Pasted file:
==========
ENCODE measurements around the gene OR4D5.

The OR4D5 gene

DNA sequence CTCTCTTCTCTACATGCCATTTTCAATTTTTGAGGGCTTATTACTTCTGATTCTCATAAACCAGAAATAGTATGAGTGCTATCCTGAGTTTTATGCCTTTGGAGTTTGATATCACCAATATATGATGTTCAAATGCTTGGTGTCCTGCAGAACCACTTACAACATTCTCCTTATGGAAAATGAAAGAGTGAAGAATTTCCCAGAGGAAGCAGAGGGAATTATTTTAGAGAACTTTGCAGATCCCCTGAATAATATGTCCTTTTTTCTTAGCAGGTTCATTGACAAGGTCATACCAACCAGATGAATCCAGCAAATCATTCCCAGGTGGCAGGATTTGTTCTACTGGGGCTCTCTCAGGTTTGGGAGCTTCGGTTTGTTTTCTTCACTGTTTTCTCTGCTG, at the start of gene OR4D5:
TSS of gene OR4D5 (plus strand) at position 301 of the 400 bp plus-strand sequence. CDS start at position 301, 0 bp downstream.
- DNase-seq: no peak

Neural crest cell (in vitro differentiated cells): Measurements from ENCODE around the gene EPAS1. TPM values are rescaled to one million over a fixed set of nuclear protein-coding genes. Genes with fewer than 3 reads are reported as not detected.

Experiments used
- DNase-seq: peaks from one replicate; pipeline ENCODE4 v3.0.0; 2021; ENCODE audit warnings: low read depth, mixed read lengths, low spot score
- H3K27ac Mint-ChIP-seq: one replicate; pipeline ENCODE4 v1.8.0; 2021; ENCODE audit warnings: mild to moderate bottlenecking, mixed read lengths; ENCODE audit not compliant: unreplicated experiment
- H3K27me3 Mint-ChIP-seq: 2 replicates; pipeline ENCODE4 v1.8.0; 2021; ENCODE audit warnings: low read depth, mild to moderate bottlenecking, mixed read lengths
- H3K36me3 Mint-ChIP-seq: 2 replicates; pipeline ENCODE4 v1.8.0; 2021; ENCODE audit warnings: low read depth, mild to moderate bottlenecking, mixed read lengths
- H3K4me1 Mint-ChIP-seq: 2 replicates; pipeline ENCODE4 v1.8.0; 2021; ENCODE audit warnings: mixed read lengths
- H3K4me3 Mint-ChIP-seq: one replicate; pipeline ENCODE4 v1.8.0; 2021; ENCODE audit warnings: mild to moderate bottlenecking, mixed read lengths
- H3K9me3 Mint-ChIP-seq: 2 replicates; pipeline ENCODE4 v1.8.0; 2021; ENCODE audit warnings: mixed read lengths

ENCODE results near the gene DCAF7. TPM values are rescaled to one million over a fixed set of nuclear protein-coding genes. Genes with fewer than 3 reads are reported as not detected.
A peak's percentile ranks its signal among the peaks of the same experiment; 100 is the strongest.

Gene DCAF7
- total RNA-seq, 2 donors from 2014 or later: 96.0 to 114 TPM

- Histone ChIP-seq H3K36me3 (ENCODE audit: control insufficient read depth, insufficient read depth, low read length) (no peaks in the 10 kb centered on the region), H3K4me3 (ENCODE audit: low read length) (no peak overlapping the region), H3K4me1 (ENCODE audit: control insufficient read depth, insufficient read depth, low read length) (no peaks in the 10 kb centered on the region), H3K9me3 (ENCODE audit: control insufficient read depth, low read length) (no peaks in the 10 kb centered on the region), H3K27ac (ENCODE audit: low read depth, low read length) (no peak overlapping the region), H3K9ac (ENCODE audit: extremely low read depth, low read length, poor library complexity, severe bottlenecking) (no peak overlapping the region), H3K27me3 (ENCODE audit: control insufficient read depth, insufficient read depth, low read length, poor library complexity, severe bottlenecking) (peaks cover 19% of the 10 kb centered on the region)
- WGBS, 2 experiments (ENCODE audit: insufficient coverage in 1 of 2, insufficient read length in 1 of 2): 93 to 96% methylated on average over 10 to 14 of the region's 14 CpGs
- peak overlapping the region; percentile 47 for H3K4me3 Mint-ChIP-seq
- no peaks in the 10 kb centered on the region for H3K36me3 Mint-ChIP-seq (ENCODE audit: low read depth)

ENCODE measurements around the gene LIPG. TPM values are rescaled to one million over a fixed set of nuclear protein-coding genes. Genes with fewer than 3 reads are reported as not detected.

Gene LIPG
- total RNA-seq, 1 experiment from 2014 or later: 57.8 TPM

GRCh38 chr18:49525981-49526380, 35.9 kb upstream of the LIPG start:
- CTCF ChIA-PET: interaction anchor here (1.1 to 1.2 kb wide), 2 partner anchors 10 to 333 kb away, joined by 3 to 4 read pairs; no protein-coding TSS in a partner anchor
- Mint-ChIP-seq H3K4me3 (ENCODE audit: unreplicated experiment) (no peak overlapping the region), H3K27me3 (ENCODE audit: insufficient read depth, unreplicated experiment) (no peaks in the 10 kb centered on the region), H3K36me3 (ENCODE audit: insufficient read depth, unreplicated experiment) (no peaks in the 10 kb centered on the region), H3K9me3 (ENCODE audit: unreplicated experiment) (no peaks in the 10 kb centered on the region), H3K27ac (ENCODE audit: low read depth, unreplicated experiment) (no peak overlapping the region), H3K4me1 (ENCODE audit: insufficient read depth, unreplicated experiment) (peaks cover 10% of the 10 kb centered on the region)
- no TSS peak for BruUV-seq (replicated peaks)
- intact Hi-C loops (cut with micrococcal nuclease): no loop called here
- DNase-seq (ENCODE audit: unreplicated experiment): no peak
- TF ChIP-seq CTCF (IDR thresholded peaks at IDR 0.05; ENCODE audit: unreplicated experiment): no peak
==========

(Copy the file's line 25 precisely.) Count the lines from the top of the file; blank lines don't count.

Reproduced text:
- total RNA-seq, 1 experiment from 2014 or later: 57.8 TPM